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Private Medical Colleges Move Madras High Court Against NMC Order Stipulating Fees For 50% Seats At Par With Govt

Upasana Sajeev
10 Aug 2022 9:49 AM GMT
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A group of Private Medical Colleges, on Monday, challenged the constitutional validity of Section 10 of the National Medical Commission Act 2019 and an office memorandum issued pursuant to the Act by the National Medical Commission directing all private medical colleges to charge a fee equivalent to that charged by the Government in 50% seats of these institutions.

The matter was heard by the bench of Chief Justice Munishwar Nath Bhandari and Justice N Mala.

The National Medical Commission (NMC) Act, 2019 which repealed the earlier Indian Medical Council Act 1956, provided for the constitution of a National Medical Commission to exercise the powers conferred upon, and to perform the functions assigned to it, under the Act. Section 10 of the Act gave power to the Commission to 'frame guidelines for determination of fees and all other charges in respect of fifty percent of seats in private medical Institutions and deemed to be Universities which are governed under the provisions of this Act'.

Pursuant to these powers, the NMC constituted an expert committee that recommended draft guidelines for the determination of fees for the medical UG/PG courses and other charges in respect of private medical colleges and deemed to be Universities. The NMC then issued an Office Memorandum providing detailed guidelines for the fixation of fees and other charges.

The office memorandum also directed that fee of the 50% seats in the private medical colleges and deemed Universities should be at part with the fee in the Government medical colleges of that particular State & UT. These benefits would first be made applicable to those candidates who have availed Government quota seats and where these seats were less than 50%, the remaining candidates could avail of this benefit purely on merit.

The petitioners challenged the validity of Section 10(1)(i) of the Act and the memorandum issued pursuant to the same contending that the same violated the fundamental right guaranteed under Article 19(1)(g) of the Constitution to establish and administer educational institutions. They also contended that it would result in cross-subsidizing education as some students will be compelled to pay for the education of others.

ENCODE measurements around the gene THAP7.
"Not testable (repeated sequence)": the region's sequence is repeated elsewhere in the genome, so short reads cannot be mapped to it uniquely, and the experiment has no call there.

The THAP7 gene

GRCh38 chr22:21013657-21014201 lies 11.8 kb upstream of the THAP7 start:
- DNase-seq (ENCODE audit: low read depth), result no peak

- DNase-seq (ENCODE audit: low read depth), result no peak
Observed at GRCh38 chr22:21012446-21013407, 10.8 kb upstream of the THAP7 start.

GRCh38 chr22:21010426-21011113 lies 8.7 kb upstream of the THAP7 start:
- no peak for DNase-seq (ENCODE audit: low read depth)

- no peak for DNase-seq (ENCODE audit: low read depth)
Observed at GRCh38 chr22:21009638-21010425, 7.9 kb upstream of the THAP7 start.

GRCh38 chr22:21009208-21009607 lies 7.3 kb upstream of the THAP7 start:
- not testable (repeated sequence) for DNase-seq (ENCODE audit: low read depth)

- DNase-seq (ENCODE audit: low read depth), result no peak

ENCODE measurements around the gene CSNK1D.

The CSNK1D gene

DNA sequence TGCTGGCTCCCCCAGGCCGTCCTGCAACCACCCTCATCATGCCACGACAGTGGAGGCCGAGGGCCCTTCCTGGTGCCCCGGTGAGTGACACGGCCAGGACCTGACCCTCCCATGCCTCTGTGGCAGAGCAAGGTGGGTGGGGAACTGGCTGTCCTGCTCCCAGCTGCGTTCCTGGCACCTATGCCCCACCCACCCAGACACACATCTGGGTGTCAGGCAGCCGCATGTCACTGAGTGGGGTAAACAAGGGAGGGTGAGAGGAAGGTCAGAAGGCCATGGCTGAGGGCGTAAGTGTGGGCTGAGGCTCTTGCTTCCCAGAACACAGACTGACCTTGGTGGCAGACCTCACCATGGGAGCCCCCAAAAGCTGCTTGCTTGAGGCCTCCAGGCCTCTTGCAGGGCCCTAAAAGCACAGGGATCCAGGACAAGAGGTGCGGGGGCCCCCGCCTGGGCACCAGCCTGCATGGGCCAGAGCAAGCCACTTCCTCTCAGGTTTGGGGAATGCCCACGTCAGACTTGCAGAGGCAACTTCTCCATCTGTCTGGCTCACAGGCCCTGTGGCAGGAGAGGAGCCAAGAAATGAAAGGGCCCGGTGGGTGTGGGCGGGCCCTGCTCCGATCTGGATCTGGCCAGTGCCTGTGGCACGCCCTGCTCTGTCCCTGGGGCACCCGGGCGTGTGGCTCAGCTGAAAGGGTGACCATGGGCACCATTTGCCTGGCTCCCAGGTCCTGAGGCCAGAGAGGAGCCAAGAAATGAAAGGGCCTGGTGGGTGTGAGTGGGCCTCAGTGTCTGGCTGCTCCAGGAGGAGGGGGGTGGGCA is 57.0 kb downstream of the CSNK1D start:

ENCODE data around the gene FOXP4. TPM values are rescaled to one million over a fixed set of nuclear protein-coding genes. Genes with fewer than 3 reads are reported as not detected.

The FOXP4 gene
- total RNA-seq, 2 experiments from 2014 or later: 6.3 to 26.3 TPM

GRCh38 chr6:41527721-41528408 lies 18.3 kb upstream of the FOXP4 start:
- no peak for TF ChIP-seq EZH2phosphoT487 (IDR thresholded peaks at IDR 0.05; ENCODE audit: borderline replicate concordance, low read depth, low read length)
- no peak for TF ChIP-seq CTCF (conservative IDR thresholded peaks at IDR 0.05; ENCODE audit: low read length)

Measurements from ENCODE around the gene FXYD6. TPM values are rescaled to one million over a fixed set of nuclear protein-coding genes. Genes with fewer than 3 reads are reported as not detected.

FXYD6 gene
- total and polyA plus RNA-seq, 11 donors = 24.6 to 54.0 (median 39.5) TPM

Senior Advocate Vijay Narayan, appearing for the petitioners, submitted that giving such powers to the NMC would in effect result in the nationalization of private educational institutions. It'll also be against the precedents set by the Supreme Court wherein it has been repeatedly held that if a private institution chooses not to seek any aid from the Government, it should be left to determine the scale of fee it can charge, subject to the prohibition on collecting capitation fee or profiteering.

The petitioners also contended that even if Section 10(1)(i) of the NMC Act was held to be valid, the office memorandum issued by the NMC would still be arbitrary, null, and void. The Act gave powers to the NMC to frame 'guidelines' for the determination of fees in respect of 50% of the seats and not to "decide" the fee itself.

Pandian also submitted that the fee charged by the Government was heavily subsidized out of tax payer's money and the fee paid by the students was not commensurate with the expenses involved. However, in the case of private self-financing institutions, such subsidization was impossible as they were completely reliant upon the income through fees to run the Institution.

While hearing the matter, the Chief Justice also took serious note of the manner of private medical college giving admissions to unworthy candidates purely for monetary gains.

"Any other course, we can compromise. But if we're compromising on medicine, we're compromising on ourselves"

The Chief Justice also cited an instance where a candidate securing one mark in the state-level entrance exam was given admission in a private medical college based on the mark he had obtained in a private entrance examination. Though the CBI had taken up investigation in that case, the court was displeased with the fact that no action was taken against the College by the Medical Council of India (MCI)

The matter has been posted to August 16th for further hearing

Case Title: Melmaruvathur Adhiparasakthi Institute of Medical Sciences v. Union of India and others

Case No: WP No. 17966 of 2022

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